Showing posts with label american. Show all posts
Showing posts with label american. Show all posts

Friday, June 2, 2017

What PS Means and How to Use It Correctly in Your Email

In the days before email, Paul McCartney famously sang, “PS I love you” on The Beatles’ 1963 album, Please Please Me. But what does PS mean and how do we use it in modern communication?

What Is the Meaning of PS?

PS stands for postscript. It comes from the Latin postscriptum, which literally means “written after.” A postscript is an additional thought added to letters (and sometimes other documents) that comes after it has been completed.

Friday, November 18, 2016

14 Career Development Books That Will Help You Reach Your Goals

Do you need a hand? These fourteen career development books will show you how you can move your job goals in the right direction.

The Classics

People who get stuff done share at least seven common traits. In The Seven Habits of Highly Effective People by Stephen R. Covey, you’ll learn what the seven practices are and how you can acquire them.

Though ruling a nation might not be your career goal, you can glean a lot of wisdom from The Emperor’s Handbook, a translation of Meditations written by Marcus Aurelius, which includes some “unique features for contemporary readers.”

Wednesday, May 18, 2016

All the Coffee Words

At your local coffee shop, do you ever see words that you don’t understand? For instance, what is java? Why is a cup of coffee called a cup of joe? Ordering a cup of coffee can feel like speaking another language! No worries, here are the meanings behind all the coffee words.

Synonyms of Coffee

Let’s start with the words that just refer to a simple cup of coffee. The first and most puzzling is joe.

Friday, September 18, 2015

How One Woman Revolutionized America’s Culinary Landscape with Writing

Words are powerful. They can change minds, start revolutions, and even sell ShamWows. For this reason, writers know they have a huge responsibility — the words they use could potentially change the world.

One woman whose words changed an entire field was food journalist Clementine Paddleford. Her groundbreaking career spanned the 1920s through the 1960s. At the height of her career, 12 million households were reading her column.

Monday, March 9, 2015

5 Cell Phone Etiquette Tips

Cell phones hit the free market 30 years ago, but Americans still haven’t internalized a complete set of social rules for cell phone usage. If you’re not sure what’s acceptable in the world of cell phone etiquette, check out these five tips in honor of Cell Phone Courtesy Month in July.

Keep Private Conversations Private

When you’re engrossed in a phone conversation, it’s easy to fool yourself into believing that no one can hear you except the person on the other end of the line.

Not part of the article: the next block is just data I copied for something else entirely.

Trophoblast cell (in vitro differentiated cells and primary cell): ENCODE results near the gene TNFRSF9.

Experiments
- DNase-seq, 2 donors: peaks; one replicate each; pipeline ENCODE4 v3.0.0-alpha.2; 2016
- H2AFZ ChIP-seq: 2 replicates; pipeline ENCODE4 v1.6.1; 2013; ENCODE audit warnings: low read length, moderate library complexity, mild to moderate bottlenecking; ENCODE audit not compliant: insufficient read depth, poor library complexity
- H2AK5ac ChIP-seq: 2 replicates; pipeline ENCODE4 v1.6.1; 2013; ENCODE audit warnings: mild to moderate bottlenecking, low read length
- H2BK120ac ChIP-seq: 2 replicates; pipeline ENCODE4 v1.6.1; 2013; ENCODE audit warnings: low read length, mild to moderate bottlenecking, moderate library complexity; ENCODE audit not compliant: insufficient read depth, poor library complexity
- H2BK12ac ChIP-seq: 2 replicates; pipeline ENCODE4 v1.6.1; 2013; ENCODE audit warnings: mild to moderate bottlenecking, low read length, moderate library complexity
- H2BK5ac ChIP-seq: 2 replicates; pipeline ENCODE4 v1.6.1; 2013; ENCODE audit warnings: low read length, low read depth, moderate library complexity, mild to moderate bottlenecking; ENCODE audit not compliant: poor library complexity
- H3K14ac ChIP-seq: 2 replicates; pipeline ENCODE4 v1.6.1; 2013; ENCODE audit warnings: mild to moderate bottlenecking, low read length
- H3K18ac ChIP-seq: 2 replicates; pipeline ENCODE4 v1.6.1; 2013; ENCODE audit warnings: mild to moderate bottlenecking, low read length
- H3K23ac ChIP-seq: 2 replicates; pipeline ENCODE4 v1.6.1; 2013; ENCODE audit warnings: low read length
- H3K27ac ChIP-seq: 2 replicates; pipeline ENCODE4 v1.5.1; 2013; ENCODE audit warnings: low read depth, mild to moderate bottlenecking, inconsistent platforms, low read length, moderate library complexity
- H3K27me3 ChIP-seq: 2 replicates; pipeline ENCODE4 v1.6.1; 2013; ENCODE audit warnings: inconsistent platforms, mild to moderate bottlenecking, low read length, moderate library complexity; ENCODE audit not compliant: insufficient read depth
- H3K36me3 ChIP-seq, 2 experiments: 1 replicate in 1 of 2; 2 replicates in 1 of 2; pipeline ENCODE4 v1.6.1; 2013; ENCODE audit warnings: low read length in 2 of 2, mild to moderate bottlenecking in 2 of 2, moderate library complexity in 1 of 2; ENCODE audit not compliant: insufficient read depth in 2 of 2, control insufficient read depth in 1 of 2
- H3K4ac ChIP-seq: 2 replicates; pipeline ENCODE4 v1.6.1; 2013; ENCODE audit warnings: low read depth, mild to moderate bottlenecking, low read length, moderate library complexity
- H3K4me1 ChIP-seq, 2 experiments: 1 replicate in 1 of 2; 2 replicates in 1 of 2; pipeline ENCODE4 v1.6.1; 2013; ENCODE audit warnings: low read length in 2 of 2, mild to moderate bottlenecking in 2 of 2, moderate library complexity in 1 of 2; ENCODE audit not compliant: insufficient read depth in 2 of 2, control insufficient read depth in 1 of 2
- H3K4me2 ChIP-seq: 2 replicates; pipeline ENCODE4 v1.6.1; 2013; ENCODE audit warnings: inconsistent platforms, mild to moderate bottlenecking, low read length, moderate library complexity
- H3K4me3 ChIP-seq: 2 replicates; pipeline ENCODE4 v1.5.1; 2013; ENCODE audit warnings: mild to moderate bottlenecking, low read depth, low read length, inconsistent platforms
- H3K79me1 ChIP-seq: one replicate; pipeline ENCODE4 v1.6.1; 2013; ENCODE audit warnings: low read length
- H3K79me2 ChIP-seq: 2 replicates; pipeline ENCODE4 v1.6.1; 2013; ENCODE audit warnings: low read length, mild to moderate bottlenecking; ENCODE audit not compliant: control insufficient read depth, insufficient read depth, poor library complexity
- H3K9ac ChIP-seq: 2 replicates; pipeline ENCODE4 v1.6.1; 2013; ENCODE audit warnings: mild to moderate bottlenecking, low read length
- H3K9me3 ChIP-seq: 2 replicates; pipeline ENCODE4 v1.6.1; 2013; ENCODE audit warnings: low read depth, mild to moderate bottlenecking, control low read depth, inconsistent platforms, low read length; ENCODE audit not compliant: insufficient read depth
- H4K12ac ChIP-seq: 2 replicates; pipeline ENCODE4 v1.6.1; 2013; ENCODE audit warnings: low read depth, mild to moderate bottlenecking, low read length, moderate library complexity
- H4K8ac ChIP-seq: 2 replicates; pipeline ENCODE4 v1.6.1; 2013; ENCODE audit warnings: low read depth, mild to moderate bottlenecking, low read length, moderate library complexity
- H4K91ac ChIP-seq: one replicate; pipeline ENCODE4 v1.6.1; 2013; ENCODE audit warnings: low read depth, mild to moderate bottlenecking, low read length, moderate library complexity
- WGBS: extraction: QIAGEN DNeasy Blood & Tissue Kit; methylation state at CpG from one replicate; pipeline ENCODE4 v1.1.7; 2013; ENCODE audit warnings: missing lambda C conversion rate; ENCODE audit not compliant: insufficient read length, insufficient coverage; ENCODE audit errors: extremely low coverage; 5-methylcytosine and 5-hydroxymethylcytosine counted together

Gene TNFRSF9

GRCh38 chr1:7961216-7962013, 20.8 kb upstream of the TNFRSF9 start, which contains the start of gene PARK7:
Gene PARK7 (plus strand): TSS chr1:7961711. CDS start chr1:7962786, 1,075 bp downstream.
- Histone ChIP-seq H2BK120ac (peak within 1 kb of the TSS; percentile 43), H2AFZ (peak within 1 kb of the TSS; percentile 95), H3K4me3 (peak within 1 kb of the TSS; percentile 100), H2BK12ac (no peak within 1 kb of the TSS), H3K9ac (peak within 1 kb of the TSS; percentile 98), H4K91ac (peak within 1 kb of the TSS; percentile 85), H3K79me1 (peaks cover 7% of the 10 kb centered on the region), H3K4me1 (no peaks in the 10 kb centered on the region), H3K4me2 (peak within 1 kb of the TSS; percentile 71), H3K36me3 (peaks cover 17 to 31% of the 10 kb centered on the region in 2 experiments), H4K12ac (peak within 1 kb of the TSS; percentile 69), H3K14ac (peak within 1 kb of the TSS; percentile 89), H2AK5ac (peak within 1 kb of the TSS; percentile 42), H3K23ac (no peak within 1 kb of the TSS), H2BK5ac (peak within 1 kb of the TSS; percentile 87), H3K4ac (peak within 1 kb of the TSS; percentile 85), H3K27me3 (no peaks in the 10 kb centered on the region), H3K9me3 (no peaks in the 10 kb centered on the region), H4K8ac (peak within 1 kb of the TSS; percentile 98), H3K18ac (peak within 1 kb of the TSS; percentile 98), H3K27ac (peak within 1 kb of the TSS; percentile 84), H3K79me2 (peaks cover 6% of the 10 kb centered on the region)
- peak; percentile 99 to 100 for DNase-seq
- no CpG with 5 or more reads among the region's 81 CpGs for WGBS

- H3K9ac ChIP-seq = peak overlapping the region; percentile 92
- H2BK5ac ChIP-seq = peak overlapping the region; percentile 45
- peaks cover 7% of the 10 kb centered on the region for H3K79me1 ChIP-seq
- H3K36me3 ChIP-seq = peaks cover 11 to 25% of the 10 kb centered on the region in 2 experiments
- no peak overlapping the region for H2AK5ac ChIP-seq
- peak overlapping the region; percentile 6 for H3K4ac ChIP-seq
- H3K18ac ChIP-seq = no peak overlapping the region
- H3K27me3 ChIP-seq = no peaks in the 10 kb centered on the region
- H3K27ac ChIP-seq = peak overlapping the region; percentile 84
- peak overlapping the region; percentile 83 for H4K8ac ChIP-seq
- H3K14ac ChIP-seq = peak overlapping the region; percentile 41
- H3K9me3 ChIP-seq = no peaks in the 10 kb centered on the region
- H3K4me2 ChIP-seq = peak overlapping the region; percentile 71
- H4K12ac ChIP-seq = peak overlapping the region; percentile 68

Wednesday, July 2, 2014

J.K. Rowling’s Top Tricks for Working Magic With Your Writing

One of the most miraculous aspects of J.K. Rowling’s wizarding world is that it’s just so darn big. If you’re an aspiring author, you may wonder just how Rowling managed to crank out so many books, use so much imagination, and keep the ideas flowing.

Here’s a secret: she didn’t just wave a magic wand. She wrote every single one of the 1,084,170 words in the Harry Potter series (and lots more in her other books, plays, and movies).

Friday, October 4, 2013

Beyoncé Was Wrong About This Word

If you’ve ever played Dungeons & Dragons or listened to Destiny’s Child, chances are likely that you have heard the words bugbear and bugaboo. For the D&D players of the world, a bugbear is a hairy, giant-like goblin. For Destiny’s Child fans, a bugaboo is a particularly annoying boy who just won’t stop calling you (or paging you, or showing up to your house unannounced). These definitions aren’t exactly what the words were used for back when they first came into existence during the Middle Ages.

Tuesday, November 20, 2012

5 More Endangered Words

New words come into use, old words slowly fade away. It’s a natural, all-too-familiar cycle. We’ve already covered words that may be headed toward extinction. Here are five more words in various stages of endangerment. But, who knows? Maybe some of them can still be saved—but should we save all of them?

Tag isn’t a word that’ll disappear anytime soon, as long as things still cost money and come with price tags.

Monday, August 27, 2012

7 Irish Proverbs Adopted Into Pop Culture

When Saint Patrick’s Day rolls around, everyone embraces a little Irish spirit. Sporting shamrocks and shillelaghs and wearing a bit o’ green, friends come together to celebrate this most Celtic tradition — and no one celebrates like the Irish!

Given the enthusiasm with which America endorses this holiday, perhaps it’s no surprise that Irish culture has blended so happily with American pop culture.

Thursday, October 20, 2011

Apologise or Apologize?

  • Apologize is the standard American English spelling.
  • Apologise is the standard British English spelling.

Wouldn’t it be embarrassing to have a spelling error in a letter of apology? And it’s even more cringe-worthy if the word you spell wrong is one of the key elements of your message! So before you say you’re sorry, find out whether apologize or apologise is the right word.

To understand the issue better, let’s break down apology into its parts.